In your research for writing your essay, you may have carried out interviews. These will need to be referred to in your reference list as well. When creating a citation for these interviews, remember that you will need to preserve interviewee confidentiality. If you are required to include the full transcript of the interview, you’ll also need to include signposting to that transcript in your appendix. As such your citation should look like the following:

Name, initials (Year of interview). Interview. Location of interview, with interviewee name, date of interview (Appendix number.)

As an example, your reference could look like this:

Peterson, D (2023). Interview. At the University of Birmingham, with S. Carmichael, 2nd April 2023 (See appendix 1)

Journal articles and papers

Journal articles and papers are another very common source that you will use in writing your essays. The way you reference these are fairly similar to how you would reference a book. As you are most likely to reference a journal that you have read online, you will need to ensure you add in the dates you accessed it. Of course, if you are using a physical journal, you will not need to do this. Your journal reference in your reference list will look like the following:

Author surname, initials. (Year of publication). Title or article or paper. Name of journal, volume(issue), page numbers. [Online]. Available at: DOI [Accessed day, month, year]

So as an example, your reference for a journal article or paper will look like the following:

Harrison, P (2022). The Effects Of Distance Learning On Education. Early Years Education, 11(03), 246-286. Available at: DOI 10.4658/S13690543 [Accessed 6th July 2023].

Newspaper or magazine article

Newspapers and magazine articles may also be used in essays that use the Harvard referencing system.  The way you reference these articles will depend on a few different factors, such as whether the article’s author is listed. If you know the name of the author, the article will be referenced like so:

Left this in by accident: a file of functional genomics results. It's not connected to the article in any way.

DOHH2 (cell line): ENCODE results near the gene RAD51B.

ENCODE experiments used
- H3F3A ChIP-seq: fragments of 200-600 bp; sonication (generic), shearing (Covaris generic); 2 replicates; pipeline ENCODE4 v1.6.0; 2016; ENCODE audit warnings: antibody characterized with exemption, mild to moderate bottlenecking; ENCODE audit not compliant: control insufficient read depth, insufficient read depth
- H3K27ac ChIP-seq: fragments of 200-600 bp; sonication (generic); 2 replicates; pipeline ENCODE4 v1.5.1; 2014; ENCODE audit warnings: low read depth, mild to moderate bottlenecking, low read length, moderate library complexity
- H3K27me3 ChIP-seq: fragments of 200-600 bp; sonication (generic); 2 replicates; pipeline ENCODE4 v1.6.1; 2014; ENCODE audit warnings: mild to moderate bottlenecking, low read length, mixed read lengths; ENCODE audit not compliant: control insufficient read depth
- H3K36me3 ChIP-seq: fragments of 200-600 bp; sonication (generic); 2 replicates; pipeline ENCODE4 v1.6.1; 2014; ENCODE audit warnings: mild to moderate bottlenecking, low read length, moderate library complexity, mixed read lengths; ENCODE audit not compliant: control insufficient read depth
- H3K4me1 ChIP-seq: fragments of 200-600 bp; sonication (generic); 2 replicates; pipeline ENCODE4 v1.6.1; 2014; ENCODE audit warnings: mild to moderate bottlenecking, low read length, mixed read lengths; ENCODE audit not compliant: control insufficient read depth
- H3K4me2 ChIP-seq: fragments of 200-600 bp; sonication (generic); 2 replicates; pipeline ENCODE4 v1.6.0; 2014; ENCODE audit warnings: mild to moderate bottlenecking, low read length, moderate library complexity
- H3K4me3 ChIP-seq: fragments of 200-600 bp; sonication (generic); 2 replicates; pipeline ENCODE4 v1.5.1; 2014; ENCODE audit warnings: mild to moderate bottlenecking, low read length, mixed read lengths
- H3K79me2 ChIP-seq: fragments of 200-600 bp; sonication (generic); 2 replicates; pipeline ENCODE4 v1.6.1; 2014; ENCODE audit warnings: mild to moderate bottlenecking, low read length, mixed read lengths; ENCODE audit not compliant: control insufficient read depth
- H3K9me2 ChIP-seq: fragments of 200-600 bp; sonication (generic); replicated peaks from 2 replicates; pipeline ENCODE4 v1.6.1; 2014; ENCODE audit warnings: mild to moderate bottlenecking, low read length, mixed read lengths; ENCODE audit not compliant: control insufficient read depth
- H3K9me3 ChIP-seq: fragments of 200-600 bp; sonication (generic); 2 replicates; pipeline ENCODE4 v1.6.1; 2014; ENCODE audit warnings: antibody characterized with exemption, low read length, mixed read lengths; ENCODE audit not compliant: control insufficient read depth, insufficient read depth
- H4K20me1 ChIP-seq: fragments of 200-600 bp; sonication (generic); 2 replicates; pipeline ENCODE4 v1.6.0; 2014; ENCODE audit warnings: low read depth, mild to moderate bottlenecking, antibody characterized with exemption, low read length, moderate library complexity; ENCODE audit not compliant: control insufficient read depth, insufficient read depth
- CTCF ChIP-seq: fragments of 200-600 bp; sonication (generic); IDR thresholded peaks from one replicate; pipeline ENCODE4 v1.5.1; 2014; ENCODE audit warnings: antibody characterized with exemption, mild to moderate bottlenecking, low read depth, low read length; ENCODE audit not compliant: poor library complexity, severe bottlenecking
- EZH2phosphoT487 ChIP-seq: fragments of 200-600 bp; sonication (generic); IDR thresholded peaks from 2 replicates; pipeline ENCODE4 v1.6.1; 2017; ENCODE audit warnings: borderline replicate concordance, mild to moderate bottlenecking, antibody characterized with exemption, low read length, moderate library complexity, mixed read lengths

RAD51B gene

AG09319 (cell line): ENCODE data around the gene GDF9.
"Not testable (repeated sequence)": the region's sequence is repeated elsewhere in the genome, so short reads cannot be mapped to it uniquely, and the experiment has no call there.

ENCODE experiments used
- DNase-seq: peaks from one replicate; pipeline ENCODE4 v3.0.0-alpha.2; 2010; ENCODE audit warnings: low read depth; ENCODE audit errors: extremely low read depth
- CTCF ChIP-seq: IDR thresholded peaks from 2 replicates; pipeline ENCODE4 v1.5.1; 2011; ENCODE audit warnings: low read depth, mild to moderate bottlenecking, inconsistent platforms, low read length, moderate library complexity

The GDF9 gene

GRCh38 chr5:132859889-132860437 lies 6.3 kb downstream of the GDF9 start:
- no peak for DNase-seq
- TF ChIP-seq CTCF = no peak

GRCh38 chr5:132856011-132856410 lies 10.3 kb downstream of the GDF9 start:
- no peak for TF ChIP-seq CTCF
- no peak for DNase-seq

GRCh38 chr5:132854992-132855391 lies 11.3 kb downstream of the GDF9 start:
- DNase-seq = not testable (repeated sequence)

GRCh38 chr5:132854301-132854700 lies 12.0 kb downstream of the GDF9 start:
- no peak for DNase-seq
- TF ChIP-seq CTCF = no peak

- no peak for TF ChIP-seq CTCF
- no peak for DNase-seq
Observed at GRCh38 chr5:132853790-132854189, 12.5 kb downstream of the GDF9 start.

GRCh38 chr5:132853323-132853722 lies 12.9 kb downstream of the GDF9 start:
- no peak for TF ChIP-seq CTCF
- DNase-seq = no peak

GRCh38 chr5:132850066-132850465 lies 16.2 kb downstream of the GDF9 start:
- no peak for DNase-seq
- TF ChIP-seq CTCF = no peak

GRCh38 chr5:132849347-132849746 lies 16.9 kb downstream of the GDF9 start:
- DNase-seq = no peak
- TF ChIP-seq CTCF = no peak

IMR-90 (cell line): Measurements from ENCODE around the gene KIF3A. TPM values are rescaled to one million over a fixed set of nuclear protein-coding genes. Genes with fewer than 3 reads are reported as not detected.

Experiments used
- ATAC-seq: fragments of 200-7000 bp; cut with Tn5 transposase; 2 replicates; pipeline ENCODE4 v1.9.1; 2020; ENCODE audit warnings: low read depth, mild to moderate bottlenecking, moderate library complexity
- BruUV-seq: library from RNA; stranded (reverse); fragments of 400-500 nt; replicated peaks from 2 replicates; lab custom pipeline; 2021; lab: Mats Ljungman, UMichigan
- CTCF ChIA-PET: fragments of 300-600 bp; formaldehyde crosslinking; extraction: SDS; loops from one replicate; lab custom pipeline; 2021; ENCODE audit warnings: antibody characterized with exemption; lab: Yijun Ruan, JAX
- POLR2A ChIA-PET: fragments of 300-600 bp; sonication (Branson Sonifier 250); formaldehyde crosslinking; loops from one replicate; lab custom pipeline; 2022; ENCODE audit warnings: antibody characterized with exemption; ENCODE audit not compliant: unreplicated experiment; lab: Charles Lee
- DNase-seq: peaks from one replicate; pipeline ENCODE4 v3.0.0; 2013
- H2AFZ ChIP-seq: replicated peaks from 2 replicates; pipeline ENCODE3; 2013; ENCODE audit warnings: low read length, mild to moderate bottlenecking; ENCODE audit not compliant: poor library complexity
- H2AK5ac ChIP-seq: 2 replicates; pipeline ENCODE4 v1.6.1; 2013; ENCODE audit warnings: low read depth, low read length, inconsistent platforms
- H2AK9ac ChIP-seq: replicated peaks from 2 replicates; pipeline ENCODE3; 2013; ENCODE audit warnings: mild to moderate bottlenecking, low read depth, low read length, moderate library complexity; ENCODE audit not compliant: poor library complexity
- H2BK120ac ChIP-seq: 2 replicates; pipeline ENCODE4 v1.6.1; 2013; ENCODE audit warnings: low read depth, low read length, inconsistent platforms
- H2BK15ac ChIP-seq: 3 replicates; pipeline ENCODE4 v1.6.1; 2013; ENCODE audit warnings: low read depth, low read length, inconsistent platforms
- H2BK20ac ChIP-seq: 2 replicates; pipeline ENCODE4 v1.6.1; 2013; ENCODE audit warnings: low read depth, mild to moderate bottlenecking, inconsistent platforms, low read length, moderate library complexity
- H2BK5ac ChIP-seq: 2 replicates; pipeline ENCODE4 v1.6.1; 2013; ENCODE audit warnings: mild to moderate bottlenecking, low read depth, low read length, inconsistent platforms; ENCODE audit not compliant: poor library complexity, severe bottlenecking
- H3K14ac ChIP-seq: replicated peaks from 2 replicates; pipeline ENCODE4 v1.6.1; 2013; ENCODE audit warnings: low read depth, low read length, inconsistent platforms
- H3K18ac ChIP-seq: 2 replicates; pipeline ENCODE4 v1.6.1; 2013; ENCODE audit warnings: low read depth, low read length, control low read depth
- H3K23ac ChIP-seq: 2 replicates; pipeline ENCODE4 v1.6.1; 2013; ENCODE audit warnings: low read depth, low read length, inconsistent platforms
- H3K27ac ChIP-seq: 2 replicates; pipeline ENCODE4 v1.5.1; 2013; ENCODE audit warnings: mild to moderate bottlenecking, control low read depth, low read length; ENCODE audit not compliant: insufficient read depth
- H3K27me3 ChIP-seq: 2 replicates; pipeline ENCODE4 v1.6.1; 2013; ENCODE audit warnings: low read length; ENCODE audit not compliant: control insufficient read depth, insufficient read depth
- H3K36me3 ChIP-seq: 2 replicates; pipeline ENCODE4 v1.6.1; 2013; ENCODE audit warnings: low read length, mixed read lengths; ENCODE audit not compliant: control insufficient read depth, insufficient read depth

Author surname and initial. (Year of publication). Title of article. Name of newspaper/magazine. Day month year, pp. Page numbers.

So if you were to use this in your reference list, the reference itself would look like this:

Anders, J. (2005). Distance Learning And Its Effect On Education. Guardian. 11th March 2005, pp. 33-34.

What if there’s no author listed for the article you want to use? In this instance, you can reference the article like so:

Name of publication (year). Title of article, day month year, pp. page numbers.

Online articles

Finally, a common source that you would use in your essays, when using Harvard referencing, is online articles or websites. Again, these will have a slightly different referencing style in your reference list at the end. When referencing an online article your reference should be laid out like so:

Author surname, first initial (year of publication). Name of specific webpage. [Online]. Name of full website. Last updated: day month year. Available at: URL [Accessed day month year].

So if you have a website and an article that you know the author of you would reference it like so:

Anderson, J (2005). Research On The Effectiveness of Distance Learning. [Online]. Education Today. Last updated: 30th August 2023. Available at: educationtoday.co.uk [Accessed 12th September 2023].